Talk:Solid-state chemistry

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Separating Solid-State Chemistry from Materials Chemistry[edit]

Just as a matter of clarity - when chemists refer to "Solid-State Chemistry", it usually refers to work on inorganic solids, independent of any useful properties they may have, while Materials Chemistry refers to work on any solid, organic or inorganic, with useful properties, and is more properly considered a (broad) subdiscipline between chemsitry (a basic science) and materials science (an engineering discipline). This distinction, of course, forces us to draw a distinction at a fuzzy point on things like MOFs/Coordination Polymers, but it's probably for the best that we draw it. — Preceding unsigned comment added by (talk) 05:14, 26 November 2011 (UTC)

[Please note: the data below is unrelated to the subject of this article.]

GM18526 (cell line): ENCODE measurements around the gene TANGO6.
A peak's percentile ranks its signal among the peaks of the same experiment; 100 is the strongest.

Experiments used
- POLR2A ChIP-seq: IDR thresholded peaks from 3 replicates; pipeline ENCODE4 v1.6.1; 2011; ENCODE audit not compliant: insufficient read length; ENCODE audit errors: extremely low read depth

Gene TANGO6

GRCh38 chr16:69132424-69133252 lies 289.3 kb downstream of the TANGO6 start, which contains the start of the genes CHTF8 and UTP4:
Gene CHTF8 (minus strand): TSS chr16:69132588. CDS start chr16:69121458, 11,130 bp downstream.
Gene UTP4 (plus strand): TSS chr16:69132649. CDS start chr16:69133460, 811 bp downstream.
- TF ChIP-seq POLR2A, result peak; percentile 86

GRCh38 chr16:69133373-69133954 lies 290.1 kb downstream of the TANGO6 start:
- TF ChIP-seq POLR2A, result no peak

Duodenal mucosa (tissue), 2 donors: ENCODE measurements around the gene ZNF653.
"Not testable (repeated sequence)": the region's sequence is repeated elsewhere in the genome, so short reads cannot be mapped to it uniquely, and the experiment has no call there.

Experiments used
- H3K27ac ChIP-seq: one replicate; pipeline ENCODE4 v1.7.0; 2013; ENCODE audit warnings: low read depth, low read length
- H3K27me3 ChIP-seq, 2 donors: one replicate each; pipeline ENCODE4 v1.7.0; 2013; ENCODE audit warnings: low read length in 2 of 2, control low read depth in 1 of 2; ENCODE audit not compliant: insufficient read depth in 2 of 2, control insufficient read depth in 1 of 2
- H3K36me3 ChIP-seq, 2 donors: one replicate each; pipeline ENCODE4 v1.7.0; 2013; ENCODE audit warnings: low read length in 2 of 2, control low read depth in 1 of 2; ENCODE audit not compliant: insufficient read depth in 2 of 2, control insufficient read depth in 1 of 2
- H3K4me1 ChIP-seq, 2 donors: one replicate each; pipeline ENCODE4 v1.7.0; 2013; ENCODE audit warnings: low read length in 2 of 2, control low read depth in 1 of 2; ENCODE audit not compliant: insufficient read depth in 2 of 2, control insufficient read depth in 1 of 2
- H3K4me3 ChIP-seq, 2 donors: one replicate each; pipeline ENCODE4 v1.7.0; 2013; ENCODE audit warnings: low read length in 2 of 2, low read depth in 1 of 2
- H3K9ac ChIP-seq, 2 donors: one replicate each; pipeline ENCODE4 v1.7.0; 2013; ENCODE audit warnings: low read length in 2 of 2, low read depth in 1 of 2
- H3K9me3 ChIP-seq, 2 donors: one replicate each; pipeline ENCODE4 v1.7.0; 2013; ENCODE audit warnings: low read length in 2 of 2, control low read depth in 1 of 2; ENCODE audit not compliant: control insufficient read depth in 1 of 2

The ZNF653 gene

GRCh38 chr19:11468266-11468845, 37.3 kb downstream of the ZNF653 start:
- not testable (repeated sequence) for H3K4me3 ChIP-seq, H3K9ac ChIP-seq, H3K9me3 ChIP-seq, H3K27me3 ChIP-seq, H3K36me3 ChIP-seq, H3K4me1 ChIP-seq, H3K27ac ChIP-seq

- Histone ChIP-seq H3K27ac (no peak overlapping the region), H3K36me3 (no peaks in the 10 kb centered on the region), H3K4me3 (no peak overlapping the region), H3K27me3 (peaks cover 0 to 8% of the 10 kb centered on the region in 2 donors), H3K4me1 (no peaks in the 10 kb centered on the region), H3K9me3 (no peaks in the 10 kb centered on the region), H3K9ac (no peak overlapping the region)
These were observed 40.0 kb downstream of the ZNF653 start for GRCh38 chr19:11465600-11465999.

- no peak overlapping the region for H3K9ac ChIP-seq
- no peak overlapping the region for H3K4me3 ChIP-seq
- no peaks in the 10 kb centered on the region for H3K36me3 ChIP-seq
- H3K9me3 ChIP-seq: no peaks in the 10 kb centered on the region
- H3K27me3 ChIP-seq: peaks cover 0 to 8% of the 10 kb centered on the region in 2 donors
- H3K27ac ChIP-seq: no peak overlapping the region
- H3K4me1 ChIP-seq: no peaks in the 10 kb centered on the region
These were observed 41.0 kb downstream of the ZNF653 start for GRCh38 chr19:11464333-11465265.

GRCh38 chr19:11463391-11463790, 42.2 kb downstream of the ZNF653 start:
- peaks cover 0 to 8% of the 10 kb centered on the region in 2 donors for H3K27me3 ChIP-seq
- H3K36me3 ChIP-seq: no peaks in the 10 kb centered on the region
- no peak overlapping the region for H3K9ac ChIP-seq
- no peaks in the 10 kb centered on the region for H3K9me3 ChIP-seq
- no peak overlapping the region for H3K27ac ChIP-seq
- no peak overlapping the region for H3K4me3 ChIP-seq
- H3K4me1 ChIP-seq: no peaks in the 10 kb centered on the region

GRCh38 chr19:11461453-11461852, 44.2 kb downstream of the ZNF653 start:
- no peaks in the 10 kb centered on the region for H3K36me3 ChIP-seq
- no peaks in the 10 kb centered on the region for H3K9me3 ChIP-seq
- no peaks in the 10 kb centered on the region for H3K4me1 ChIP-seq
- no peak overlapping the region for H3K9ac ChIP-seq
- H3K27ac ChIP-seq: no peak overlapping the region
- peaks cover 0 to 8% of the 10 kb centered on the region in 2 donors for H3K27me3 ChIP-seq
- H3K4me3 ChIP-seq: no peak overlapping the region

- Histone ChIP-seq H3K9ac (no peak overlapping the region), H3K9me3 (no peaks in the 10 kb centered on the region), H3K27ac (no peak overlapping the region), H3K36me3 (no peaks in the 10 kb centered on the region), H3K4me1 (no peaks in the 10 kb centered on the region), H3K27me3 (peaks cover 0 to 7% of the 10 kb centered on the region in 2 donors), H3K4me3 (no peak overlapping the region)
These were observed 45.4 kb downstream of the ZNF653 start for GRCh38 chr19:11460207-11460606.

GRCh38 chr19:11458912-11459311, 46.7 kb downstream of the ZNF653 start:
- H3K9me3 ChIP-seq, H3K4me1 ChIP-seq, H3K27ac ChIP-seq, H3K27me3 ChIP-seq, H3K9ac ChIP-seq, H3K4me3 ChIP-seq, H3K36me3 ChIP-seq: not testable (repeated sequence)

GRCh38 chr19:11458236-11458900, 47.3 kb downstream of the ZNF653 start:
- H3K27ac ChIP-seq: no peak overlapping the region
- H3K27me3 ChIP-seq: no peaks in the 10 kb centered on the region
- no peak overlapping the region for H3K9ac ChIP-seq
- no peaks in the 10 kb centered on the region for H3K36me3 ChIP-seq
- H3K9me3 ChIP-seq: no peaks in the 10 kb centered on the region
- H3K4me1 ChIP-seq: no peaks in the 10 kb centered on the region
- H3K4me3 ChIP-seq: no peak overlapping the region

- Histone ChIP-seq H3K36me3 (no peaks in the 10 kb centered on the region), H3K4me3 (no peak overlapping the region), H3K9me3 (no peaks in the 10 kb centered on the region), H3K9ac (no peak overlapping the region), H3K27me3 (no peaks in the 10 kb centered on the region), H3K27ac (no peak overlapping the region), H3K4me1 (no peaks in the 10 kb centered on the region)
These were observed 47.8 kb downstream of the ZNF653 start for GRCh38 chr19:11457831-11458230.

Solid State does not require that solid phases are used or exclusively used[edit]

The term 'solid state' in the 20th century arose when vacuum tubes were phased out by transistors. The vacuum tubes contained only matter in the solid phase. However, they were composed of many individual parts, surrounded by a vacuum space, enclosed in glass. A transistor, in contrast, is basically one individual working component, other than the wires / electrical leads and any housing. The semiconductor portion of n-type and p-type silicon (etc.) is one joined unit. THIS is the difference between solid state and non-solid state. Solid state technology has nothing to do with solid phases, gas phases, or liquid phases. A hypothetical liquid semiconductor, contained within some housing, would still be considered solid state. However, vacuum tubes are not solid state because they are composed of many discrete parts (made from various materials) in a three- dimensional architecture; they are not one single 'solid' piece of material doing the same function. — Preceding unsigned comment added by (talk) 19:15, 24 October 2012 (UTC)